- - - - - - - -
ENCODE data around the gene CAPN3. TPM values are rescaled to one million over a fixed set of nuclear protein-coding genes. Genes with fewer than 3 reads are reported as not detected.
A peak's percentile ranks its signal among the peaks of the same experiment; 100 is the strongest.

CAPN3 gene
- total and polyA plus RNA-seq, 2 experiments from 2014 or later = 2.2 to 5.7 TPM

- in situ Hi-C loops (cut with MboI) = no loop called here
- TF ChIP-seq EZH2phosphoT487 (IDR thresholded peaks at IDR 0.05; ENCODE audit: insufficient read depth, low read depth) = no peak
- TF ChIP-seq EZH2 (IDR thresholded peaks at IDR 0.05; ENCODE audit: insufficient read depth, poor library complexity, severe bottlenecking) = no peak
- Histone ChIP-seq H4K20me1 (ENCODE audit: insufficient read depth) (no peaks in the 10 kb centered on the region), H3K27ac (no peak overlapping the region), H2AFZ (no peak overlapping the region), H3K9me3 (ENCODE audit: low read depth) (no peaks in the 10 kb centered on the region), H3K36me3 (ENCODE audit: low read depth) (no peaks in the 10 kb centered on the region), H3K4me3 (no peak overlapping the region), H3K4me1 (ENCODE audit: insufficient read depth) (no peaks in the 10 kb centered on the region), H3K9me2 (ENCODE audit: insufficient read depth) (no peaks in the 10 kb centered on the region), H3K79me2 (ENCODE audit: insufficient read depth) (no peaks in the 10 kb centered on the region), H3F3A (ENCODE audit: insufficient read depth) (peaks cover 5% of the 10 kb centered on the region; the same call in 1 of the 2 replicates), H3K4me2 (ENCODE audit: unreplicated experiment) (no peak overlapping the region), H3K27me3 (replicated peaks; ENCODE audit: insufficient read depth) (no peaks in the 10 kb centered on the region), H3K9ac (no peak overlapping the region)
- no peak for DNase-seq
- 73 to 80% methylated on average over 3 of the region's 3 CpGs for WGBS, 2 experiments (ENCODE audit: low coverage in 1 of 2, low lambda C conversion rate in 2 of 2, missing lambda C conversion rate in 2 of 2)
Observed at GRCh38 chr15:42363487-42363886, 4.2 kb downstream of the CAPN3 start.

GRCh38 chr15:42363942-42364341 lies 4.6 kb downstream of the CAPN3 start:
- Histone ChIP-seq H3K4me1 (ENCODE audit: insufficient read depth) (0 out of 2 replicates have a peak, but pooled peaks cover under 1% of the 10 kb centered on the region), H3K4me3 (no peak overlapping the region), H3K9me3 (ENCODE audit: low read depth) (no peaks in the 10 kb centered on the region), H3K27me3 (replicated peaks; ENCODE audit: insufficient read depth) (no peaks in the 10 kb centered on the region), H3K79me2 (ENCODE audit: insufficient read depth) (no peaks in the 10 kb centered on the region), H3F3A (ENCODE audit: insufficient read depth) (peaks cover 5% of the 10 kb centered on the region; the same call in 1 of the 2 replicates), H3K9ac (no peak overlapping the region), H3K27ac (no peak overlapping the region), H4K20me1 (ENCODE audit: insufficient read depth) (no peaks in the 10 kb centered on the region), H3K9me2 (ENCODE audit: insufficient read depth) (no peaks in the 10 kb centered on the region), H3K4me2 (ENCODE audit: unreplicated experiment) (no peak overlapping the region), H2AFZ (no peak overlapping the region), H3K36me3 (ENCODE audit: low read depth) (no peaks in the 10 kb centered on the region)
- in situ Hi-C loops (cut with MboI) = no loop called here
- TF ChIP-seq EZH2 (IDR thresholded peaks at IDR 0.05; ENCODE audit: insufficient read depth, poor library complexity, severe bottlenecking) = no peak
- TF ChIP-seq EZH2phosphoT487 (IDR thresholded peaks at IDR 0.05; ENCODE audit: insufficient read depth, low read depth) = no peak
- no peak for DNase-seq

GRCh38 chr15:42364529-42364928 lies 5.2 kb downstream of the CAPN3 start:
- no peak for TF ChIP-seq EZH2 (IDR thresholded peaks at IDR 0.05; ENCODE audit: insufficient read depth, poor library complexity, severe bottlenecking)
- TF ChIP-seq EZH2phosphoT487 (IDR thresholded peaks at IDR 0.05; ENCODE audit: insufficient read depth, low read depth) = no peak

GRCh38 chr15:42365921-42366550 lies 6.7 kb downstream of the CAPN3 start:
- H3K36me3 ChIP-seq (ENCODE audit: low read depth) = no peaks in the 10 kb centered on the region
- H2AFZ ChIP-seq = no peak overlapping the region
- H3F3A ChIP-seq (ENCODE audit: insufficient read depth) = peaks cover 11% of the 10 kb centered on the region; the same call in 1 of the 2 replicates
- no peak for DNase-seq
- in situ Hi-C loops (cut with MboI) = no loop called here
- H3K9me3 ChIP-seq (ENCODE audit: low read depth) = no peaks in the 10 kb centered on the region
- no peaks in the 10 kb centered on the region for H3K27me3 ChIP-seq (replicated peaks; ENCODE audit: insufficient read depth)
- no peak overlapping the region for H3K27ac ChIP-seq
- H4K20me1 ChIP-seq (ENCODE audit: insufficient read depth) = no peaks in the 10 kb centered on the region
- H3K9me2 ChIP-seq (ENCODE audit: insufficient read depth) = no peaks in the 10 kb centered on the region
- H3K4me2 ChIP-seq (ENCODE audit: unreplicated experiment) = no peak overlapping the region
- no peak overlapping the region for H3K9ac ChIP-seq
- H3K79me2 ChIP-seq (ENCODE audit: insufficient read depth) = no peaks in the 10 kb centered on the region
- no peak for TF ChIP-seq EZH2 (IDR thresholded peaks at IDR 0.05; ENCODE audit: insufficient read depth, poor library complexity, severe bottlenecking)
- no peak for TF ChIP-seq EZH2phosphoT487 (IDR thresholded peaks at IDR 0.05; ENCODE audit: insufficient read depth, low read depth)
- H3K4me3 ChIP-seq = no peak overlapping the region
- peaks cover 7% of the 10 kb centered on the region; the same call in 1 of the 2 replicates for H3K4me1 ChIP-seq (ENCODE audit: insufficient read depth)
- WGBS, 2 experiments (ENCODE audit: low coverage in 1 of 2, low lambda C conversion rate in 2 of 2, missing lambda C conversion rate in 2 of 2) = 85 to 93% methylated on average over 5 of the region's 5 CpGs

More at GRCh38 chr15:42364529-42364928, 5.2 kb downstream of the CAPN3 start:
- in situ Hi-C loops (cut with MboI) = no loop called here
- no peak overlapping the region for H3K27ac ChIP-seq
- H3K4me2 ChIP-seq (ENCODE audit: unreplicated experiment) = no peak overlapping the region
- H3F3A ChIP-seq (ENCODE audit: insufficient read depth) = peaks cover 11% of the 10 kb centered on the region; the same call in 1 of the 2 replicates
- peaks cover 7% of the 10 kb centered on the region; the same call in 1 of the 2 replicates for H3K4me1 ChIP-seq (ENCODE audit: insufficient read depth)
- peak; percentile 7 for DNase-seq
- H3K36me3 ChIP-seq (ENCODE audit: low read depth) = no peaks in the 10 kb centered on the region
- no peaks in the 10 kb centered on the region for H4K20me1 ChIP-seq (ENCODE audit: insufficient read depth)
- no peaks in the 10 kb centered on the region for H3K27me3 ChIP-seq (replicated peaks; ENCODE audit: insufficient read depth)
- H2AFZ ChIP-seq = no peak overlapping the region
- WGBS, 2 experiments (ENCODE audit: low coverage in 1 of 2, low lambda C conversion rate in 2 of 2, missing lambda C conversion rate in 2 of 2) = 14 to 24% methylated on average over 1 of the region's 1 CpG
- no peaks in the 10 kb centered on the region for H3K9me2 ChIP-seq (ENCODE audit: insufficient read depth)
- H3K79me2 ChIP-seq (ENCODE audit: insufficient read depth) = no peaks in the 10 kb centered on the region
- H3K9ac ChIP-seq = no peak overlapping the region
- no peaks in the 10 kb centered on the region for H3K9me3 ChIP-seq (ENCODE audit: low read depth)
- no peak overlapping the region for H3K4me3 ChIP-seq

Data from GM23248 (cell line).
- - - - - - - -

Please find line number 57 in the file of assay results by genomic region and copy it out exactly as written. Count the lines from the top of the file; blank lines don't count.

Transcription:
Data from GM23248 (cell line).